Some common questions are listed below. In case you do not find the answers you are looking for, email at firstname.lastname@example.org.
When you are unable to solve your day-to-day difficulties for a significantly long period of time and find yourself blocked in reaching your goals you may consider professional help. If you find yourself experiencing emotions that are self-destructive or are unable to get along with significant people in your life for too long again you may consider professional help.
There is no difference. The terms are synonymous. Click here to learn more about this.
That depends on the kind of problem. If the therapist believes that there is also some chemical cause to the emotional distress he/she may refer you to a psychiatrist so that both medication and therapy conjointly work together for alleviating the distress. Some problems may need therapy alone. Some problems may need more medication than therapy.
That is an individual matter. It is similar to learning a language or driving. Some take a few weeks to pick up a new language or to drive a car. Some take longer. It purely depends on how long you will take to learn and apply what is being taught in therapy.
Some are. Most are not. Look and ask for the Psychiatrists qualification in therapy and ask which school of therapy he/she practices and whether he/she has any accredition of it.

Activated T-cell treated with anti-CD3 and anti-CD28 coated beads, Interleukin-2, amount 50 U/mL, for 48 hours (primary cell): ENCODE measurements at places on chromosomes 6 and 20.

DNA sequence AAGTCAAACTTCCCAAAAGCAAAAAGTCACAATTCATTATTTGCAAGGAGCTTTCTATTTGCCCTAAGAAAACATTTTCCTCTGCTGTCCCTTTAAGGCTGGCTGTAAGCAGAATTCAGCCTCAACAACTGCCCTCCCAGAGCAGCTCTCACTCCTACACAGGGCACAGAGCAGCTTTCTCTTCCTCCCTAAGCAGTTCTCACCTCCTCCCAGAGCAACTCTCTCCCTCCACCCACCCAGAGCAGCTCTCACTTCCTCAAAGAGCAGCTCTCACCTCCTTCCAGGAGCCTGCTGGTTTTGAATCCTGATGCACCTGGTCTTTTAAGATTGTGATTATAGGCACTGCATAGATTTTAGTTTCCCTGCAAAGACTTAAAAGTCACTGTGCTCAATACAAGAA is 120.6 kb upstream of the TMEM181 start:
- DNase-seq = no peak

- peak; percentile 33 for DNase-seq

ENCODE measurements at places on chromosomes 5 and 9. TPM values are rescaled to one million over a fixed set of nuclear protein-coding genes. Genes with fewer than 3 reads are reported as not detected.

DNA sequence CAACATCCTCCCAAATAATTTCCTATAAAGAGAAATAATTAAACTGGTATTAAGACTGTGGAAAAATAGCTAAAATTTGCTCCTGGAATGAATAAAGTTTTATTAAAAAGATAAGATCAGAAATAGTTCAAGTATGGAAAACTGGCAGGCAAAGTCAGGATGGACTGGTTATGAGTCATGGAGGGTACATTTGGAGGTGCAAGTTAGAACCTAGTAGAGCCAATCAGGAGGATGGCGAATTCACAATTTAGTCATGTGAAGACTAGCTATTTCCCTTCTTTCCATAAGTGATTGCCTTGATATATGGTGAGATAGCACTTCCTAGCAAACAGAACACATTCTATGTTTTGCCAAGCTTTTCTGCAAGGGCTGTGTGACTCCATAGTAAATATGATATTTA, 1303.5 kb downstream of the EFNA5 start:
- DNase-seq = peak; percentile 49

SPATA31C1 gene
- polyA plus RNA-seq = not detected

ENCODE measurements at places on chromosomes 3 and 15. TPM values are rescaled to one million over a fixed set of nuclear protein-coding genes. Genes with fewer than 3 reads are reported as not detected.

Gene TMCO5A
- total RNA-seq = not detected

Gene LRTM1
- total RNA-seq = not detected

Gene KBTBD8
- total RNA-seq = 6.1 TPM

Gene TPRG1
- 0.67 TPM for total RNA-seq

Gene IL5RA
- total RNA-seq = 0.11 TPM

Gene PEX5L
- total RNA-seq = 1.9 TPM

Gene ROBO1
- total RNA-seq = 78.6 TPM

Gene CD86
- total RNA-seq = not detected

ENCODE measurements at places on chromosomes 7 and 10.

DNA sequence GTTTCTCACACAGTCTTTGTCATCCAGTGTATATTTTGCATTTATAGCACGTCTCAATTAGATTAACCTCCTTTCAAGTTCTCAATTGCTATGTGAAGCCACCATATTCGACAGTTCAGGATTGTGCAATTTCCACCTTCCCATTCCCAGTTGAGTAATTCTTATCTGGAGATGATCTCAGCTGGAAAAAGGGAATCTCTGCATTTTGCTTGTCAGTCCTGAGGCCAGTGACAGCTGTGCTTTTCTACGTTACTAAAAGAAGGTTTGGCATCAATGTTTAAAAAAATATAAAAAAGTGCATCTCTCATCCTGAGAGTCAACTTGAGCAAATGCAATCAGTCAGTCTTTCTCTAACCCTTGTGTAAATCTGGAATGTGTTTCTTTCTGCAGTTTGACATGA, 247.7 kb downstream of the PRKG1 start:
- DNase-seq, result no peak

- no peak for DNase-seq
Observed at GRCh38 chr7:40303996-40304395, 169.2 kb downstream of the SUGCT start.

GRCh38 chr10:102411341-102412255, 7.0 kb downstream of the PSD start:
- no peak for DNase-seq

It may be difficult as a layperson to judge that. A good professional (with no ulterior motive) will guide you to the required person (therapist or psychiatrist) depending on his judgment of the problem. Seek out a qualified person and ask them what is best for you.
Not necessarily. If a person is qualified in a system of therapy he/she will mostly be able to address any difficulty – child or adult. Though some professionals prefer specializing in specific age groups there are no hard and fast rules to only seek them out. And usually we find that problem children have problem parents or that there is a dysfunctional pattern of parenting that could be causing the child’s difficulties.
Again a professionally qualified person would at least have a basic theory to treat and correct different issues of emotional distress. Of course there are some who specialize only in a particular facet – say learning disabilities – in that case it is better to seek that person out since his/her sole focus would be in that area.